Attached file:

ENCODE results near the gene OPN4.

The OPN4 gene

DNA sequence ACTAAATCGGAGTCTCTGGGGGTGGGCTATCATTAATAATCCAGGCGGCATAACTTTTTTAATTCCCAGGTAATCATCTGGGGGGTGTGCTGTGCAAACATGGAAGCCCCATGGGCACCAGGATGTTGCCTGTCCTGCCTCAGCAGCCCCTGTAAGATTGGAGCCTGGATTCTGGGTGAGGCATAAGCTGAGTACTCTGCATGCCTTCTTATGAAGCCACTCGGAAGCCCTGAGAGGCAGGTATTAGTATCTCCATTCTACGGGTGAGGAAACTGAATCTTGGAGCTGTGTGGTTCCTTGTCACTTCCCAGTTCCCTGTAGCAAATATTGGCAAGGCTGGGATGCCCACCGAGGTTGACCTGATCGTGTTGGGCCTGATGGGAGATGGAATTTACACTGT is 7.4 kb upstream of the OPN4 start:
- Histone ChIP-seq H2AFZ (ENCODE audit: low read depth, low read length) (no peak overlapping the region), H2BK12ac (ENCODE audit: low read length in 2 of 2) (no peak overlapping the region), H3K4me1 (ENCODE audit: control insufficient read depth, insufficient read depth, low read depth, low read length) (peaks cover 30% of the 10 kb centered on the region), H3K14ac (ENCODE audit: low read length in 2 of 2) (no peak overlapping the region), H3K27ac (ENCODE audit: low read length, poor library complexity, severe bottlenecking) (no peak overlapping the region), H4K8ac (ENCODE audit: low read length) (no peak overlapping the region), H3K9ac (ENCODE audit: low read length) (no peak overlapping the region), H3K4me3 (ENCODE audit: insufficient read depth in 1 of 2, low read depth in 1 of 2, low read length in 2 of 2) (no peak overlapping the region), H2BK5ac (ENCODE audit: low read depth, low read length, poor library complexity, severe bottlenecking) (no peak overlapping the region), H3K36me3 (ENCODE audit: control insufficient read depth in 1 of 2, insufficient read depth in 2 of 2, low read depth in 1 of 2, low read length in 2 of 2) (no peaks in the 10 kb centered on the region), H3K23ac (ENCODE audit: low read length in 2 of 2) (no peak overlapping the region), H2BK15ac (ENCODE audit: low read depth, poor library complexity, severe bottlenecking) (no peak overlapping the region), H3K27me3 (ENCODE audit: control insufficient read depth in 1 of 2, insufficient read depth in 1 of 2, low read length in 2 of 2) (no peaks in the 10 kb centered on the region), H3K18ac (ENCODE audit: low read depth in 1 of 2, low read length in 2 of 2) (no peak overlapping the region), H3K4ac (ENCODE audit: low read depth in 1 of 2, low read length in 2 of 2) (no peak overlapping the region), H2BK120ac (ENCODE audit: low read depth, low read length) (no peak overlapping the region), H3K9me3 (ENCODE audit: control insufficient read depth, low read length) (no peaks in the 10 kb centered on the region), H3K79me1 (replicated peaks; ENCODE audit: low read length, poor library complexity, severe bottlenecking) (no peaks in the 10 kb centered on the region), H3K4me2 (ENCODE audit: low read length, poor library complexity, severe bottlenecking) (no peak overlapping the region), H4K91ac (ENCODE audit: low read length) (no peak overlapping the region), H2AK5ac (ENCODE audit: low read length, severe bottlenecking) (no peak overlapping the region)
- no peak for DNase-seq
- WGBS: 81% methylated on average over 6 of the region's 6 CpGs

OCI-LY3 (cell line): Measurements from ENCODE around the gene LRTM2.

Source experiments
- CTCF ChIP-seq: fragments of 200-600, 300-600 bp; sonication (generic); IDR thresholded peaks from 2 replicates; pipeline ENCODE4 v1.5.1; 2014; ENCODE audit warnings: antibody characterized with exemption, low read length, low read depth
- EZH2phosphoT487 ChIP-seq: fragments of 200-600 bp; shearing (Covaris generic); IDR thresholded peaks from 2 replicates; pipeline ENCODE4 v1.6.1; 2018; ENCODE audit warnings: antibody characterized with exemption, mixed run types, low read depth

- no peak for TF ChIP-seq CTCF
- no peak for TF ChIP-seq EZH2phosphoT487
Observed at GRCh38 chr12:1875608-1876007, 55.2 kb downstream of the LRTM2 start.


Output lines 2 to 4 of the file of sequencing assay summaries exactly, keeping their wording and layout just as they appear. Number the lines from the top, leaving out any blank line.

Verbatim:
The OPN4 gene

DNA sequence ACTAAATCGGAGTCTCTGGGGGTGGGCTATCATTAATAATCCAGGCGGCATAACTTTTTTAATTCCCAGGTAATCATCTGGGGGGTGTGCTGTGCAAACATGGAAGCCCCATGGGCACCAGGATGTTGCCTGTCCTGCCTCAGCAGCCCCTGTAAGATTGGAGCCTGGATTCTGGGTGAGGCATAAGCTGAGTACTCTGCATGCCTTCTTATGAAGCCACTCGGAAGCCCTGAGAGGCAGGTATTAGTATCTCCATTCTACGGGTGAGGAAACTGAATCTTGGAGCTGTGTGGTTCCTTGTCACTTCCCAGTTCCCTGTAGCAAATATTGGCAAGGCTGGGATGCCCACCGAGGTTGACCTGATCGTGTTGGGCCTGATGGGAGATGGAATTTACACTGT is 7.4 kb upstream of the OPN4 start:
- Histone ChIP-seq H2AFZ (ENCODE audit: low read depth, low read length) (no peak overlapping the region), H2BK12ac (ENCODE audit: low read length in 2 of 2) (no peak overlapping the region), H3K4me1 (ENCODE audit: control insufficient read depth, insufficient read depth, low read depth, low read length) (peaks cover 30% of the 10 kb centered on the region), H3K14ac (ENCODE audit: low read length in 2 of 2) (no peak overlapping the region), H3K27ac (ENCODE audit: low read length, poor library complexity, severe bottlenecking) (no peak overlapping the region), H4K8ac (ENCODE audit: low read length) (no peak overlapping the region), H3K9ac (ENCODE audit: low read length) (no peak overlapping the region), H3K4me3 (ENCODE audit: insufficient read depth in 1 of 2, low read depth in 1 of 2, low read length in 2 of 2) (no peak overlapping the region), H2BK5ac (ENCODE audit: low read depth, low read length, poor library complexity, severe bottlenecking) (no peak overlapping the region), H3K36me3 (ENCODE audit: control insufficient read depth in 1 of 2, insufficient read depth in 2 of 2, low read depth in 1 of 2, low read length in 2 of 2) (no peaks in the 10 kb centered on the region), H3K23ac (ENCODE audit: low read length in 2 of 2) (no peak overlapping the region), H2BK15ac (ENCODE audit: low read depth, poor library complexity, severe bottlenecking) (no peak overlapping the region), H3K27me3 (ENCODE audit: control insufficient read depth in 1 of 2, insufficient read depth in 1 of 2, low read length in 2 of 2) (no peaks in the 10 kb centered on the region), H3K18ac (ENCODE audit: low read depth in 1 of 2, low read length in 2 of 2) (no peak overlapping the region), H3K4ac (ENCODE audit: low read depth in 1 of 2, low read length in 2 of 2) (no peak overlapping the region), H2BK120ac (ENCODE audit: low read depth, low read length) (no peak overlapping the region), H3K9me3 (ENCODE audit: control insufficient read depth, low read length) (no peaks in the 10 kb centered on the region), H3K79me1 (replicated peaks; ENCODE audit: low read length, poor library complexity, severe bottlenecking) (no peaks in the 10 kb centered on the region), H3K4me2 (ENCODE audit: low read length, poor library complexity, severe bottlenecking) (no peak overlapping the region), H4K91ac (ENCODE audit: low read length) (no peak overlapping the region), H2AK5ac (ENCODE audit: low read length, severe bottlenecking) (no peak overlapping the region)